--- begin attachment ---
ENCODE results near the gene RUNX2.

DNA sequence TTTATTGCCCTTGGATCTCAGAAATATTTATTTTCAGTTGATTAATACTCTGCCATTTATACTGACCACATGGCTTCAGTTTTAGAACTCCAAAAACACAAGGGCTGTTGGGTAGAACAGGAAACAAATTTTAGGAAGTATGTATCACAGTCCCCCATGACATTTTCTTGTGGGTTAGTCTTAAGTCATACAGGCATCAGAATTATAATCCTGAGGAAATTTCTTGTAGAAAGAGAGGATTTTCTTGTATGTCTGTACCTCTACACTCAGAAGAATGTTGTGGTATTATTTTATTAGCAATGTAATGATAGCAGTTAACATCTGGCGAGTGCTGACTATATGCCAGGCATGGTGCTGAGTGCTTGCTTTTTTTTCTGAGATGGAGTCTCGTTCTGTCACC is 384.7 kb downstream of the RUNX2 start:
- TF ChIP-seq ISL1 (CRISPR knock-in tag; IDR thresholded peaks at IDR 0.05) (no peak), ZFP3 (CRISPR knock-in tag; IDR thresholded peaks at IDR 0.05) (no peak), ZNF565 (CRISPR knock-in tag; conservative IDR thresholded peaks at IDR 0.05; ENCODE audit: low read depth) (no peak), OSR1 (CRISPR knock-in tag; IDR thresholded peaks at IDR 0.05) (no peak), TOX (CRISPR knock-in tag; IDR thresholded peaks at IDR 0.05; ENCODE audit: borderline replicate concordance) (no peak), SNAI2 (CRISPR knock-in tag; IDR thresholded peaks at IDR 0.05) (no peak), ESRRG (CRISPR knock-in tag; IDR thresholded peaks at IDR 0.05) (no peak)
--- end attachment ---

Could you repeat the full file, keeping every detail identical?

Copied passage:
ENCODE results near the gene RUNX2.

DNA sequence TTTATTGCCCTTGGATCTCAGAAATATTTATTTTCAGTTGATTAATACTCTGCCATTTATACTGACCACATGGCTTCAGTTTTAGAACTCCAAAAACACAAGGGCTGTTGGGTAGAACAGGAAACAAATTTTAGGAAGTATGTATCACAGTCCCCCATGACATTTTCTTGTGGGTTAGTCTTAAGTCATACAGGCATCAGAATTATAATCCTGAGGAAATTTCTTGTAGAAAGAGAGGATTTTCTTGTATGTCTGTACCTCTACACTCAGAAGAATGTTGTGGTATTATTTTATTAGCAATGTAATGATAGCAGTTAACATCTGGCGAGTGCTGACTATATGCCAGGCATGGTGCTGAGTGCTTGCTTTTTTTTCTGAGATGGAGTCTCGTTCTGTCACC is 384.7 kb downstream of the RUNX2 start:
- TF ChIP-seq ISL1 (CRISPR knock-in tag; IDR thresholded peaks at IDR 0.05) (no peak), ZFP3 (CRISPR knock-in tag; IDR thresholded peaks at IDR 0.05) (no peak), ZNF565 (CRISPR knock-in tag; conservative IDR thresholded peaks at IDR 0.05; ENCODE audit: low read depth) (no peak), OSR1 (CRISPR knock-in tag; IDR thresholded peaks at IDR 0.05) (no peak), TOX (CRISPR knock-in tag; IDR thresholded peaks at IDR 0.05; ENCODE audit: borderline replicate concordance) (no peak), SNAI2 (CRISPR knock-in tag; IDR thresholded peaks at IDR 0.05) (no peak), ESRRG (CRISPR knock-in tag; IDR thresholded peaks at IDR 0.05) (no peak)